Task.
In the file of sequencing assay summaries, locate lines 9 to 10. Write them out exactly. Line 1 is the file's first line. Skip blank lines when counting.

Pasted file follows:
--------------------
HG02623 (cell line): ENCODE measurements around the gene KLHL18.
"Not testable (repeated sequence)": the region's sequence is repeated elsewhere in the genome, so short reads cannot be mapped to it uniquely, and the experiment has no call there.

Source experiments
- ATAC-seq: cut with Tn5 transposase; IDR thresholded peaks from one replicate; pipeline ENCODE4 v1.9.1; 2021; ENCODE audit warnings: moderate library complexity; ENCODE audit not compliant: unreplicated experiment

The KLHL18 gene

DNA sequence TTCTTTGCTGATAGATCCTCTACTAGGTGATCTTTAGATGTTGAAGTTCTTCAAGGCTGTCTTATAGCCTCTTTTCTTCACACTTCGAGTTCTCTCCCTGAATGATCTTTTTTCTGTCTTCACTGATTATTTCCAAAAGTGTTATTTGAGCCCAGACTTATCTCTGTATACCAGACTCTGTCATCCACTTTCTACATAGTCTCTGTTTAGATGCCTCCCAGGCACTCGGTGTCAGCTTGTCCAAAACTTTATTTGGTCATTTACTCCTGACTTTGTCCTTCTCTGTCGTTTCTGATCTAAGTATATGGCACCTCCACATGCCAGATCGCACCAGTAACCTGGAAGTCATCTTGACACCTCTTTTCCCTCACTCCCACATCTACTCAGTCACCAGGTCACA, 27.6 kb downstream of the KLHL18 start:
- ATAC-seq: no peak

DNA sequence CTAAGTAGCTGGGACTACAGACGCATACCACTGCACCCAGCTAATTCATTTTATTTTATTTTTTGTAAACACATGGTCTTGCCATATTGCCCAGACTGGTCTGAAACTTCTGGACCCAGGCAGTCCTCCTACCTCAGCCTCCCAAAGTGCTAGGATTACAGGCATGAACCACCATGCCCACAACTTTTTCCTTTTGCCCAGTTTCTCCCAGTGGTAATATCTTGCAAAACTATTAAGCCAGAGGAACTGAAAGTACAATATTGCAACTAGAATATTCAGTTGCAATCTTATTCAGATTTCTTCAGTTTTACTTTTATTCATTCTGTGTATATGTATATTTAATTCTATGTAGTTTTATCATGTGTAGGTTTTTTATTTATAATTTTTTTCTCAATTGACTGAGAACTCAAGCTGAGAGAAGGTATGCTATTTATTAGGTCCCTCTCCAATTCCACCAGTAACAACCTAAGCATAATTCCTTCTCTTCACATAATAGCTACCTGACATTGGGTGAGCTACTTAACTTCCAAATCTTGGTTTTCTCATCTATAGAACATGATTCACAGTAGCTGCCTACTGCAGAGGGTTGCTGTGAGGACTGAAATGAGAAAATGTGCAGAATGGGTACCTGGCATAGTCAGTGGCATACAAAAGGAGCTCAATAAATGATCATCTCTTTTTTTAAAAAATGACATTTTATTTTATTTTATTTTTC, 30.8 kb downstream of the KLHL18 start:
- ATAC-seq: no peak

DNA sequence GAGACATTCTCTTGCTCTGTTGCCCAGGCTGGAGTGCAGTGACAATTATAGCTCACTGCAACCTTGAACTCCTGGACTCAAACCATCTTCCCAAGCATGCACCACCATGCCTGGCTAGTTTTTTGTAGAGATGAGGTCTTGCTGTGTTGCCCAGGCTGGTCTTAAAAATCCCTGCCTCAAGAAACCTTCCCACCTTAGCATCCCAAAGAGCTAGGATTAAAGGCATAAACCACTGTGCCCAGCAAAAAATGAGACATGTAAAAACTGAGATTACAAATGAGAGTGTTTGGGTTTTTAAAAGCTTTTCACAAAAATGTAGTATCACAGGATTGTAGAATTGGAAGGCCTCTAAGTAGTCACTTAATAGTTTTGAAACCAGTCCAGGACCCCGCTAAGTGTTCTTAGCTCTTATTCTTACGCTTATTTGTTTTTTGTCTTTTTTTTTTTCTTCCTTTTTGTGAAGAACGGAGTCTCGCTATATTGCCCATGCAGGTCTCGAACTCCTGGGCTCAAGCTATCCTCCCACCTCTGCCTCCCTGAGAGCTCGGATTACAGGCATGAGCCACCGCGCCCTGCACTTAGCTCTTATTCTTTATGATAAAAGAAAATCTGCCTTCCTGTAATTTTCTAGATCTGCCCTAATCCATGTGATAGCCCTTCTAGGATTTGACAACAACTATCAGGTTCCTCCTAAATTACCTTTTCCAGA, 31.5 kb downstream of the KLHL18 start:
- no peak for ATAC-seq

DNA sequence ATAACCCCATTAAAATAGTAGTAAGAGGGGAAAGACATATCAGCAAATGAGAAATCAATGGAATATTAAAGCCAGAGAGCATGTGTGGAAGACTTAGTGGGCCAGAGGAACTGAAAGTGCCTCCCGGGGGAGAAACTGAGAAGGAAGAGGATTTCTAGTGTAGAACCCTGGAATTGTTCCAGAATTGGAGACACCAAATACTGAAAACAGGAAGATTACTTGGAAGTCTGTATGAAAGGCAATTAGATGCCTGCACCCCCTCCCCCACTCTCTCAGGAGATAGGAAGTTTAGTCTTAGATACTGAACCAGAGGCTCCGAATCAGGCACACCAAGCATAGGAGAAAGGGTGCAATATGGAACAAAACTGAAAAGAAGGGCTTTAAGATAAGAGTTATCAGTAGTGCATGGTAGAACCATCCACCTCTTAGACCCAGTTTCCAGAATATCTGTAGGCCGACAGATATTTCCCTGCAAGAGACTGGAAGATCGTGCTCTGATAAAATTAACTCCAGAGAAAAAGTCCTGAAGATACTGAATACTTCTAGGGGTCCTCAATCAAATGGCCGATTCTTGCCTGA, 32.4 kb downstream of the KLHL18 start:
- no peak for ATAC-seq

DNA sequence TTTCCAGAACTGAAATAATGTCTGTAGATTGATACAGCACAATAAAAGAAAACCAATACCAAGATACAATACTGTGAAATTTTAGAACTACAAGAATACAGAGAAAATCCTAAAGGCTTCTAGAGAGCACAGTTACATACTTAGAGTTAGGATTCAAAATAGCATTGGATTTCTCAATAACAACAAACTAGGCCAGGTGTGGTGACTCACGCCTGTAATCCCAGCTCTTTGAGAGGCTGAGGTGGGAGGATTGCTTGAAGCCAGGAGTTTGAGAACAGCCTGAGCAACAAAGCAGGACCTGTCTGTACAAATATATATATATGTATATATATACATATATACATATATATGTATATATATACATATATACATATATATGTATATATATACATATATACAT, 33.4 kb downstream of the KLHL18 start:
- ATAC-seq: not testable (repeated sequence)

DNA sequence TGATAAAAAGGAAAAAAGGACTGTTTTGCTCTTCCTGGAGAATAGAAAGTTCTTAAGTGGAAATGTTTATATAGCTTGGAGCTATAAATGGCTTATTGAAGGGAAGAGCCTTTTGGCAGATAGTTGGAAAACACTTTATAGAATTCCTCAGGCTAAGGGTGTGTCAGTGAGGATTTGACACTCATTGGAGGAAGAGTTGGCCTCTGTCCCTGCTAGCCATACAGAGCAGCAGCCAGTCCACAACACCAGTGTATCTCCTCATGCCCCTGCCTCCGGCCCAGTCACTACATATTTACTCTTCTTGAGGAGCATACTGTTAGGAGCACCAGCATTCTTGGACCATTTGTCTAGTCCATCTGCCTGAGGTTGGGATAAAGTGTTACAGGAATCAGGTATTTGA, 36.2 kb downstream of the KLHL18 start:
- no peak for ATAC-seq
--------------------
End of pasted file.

- ATAC-seq: no peak

DNA sequence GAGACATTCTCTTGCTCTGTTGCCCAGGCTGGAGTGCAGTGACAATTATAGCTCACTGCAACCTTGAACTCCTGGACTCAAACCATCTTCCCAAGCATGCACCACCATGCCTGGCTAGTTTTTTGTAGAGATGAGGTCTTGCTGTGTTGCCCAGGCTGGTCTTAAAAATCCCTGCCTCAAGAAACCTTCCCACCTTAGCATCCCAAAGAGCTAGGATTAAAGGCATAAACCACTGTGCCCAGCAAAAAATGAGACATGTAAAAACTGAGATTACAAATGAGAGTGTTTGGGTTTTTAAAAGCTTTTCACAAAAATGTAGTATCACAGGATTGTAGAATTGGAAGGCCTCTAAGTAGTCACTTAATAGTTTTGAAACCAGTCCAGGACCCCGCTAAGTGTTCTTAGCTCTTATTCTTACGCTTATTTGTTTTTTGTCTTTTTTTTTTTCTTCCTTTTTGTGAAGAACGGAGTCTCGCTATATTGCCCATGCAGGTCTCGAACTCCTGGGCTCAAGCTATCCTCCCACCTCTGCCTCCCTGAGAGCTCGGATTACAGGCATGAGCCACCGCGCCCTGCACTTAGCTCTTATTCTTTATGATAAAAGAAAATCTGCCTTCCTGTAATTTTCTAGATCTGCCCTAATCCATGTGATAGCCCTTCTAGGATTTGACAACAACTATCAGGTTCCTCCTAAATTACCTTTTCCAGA, 31.5 kb downstream of the KLHL18 start: